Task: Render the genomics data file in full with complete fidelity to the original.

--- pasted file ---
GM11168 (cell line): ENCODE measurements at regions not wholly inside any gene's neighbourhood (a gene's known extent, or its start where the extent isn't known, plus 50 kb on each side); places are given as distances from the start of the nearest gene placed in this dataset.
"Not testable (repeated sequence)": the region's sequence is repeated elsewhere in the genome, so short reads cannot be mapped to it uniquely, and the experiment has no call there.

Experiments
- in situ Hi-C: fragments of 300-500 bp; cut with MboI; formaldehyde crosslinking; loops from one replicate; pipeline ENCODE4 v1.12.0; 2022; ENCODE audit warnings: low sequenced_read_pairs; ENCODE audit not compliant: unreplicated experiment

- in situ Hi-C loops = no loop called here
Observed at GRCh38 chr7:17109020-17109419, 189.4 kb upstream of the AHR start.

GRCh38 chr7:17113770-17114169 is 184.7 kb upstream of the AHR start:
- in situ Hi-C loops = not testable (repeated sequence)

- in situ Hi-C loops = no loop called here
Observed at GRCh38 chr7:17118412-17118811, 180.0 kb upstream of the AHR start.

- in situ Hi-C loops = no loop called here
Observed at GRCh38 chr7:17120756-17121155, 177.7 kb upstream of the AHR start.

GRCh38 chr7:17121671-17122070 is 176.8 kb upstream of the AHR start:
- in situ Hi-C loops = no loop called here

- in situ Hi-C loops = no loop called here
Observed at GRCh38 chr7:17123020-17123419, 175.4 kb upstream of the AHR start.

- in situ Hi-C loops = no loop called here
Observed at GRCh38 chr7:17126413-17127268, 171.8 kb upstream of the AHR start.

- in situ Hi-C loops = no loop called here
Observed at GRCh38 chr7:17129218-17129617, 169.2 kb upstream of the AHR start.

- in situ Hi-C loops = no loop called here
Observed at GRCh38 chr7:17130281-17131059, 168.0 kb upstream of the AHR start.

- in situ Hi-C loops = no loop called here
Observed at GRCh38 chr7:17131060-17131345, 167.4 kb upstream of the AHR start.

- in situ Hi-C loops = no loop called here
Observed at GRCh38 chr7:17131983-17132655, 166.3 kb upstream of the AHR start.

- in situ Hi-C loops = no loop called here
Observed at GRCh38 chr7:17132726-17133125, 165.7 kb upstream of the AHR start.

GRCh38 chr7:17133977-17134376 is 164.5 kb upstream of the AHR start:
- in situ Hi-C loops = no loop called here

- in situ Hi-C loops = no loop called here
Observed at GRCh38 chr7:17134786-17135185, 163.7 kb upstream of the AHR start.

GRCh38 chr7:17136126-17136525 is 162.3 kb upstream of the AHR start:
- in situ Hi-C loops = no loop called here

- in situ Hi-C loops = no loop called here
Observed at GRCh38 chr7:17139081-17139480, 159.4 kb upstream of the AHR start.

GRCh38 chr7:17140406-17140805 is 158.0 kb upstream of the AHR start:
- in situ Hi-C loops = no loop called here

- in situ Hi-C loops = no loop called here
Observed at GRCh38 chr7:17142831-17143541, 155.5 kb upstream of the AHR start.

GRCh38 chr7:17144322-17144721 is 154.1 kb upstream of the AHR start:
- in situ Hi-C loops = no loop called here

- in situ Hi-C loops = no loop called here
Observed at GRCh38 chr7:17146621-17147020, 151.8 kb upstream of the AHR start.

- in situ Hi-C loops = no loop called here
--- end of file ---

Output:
GM11168 (cell line): ENCODE measurements at regions not wholly inside any gene's neighbourhood (a gene's known extent, or its start where the extent isn't known, plus 50 kb on each side); places are given as distances from the start of the nearest gene placed in this dataset.
"Not testable (repeated sequence)": the region's sequence is repeated elsewhere in the genome, so short reads cannot be mapped to it uniquely, and the experiment has no call there.

Experiments
- in situ Hi-C: fragments of 300-500 bp; cut with MboI; formaldehyde crosslinking; loops from one replicate; pipeline ENCODE4 v1.12.0; 2022; ENCODE audit warnings: low sequenced_read_pairs; ENCODE audit not compliant: unreplicated experiment

- in situ Hi-C loops = no loop called here
Observed at GRCh38 chr7:17109020-17109419, 189.4 kb upstream of the AHR start.

GRCh38 chr7:17113770-17114169 is 184.7 kb upstream of the AHR start:
- in situ Hi-C loops = not testable (repeated sequence)

- in situ Hi-C loops = no loop called here
Observed at GRCh38 chr7:17118412-17118811, 180.0 kb upstream of the AHR start.

- in situ Hi-C loops = no loop called here
Observed at GRCh38 chr7:17120756-17121155, 177.7 kb upstream of the AHR start.

GRCh38 chr7:17121671-17122070 is 176.8 kb upstream of the AHR start:
- in situ Hi-C loops = no loop called here

- in situ Hi-C loops = no loop called here
Observed at GRCh38 chr7:17123020-17123419, 175.4 kb upstream of the AHR start.

- in situ Hi-C loops = no loop called here
Observed at GRCh38 chr7:17126413-17127268, 171.8 kb upstream of the AHR start.

- in situ Hi-C loops = no loop called here
Observed at GRCh38 chr7:17129218-17129617, 169.2 kb upstream of the AHR start.

- in situ Hi-C loops = no loop called here
Observed at GRCh38 chr7:17130281-17131059, 168.0 kb upstream of the AHR start.

- in situ Hi-C loops = no loop called here
Observed at GRCh38 chr7:17131060-17131345, 167.4 kb upstream of the AHR start.

- in situ Hi-C loops = no loop called here
Observed at GRCh38 chr7:17131983-17132655, 166.3 kb upstream of the AHR start.

- in situ Hi-C loops = no loop called here
Observed at GRCh38 chr7:17132726-17133125, 165.7 kb upstream of the AHR start.

GRCh38 chr7:17133977-17134376 is 164.5 kb upstream of the AHR start:
- in situ Hi-C loops = no loop called here

- in situ Hi-C loops = no loop called here
Observed at GRCh38 chr7:17134786-17135185, 163.7 kb upstream of the AHR start.

GRCh38 chr7:17136126-17136525 is 162.3 kb upstream of the AHR start:
- in situ Hi-C loops = no loop called here

- in situ Hi-C loops = no loop called here
Observed at GRCh38 chr7:17139081-17139480, 159.4 kb upstream of the AHR start.

GRCh38 chr7:17140406-17140805 is 158.0 kb upstream of the AHR start:
- in situ Hi-C loops = no loop called here

- in situ Hi-C loops = no loop called here
Observed at GRCh38 chr7:17142831-17143541, 155.5 kb upstream of the AHR start.

GRCh38 chr7:17144322-17144721 is 154.1 kb upstream of the AHR start:
- in situ Hi-C loops = no loop called here

- in situ Hi-C loops = no loop called here
Observed at GRCh38 chr7:17146621-17147020, 151.8 kb upstream of the AHR start.

- in situ Hi-C loops = no loop called here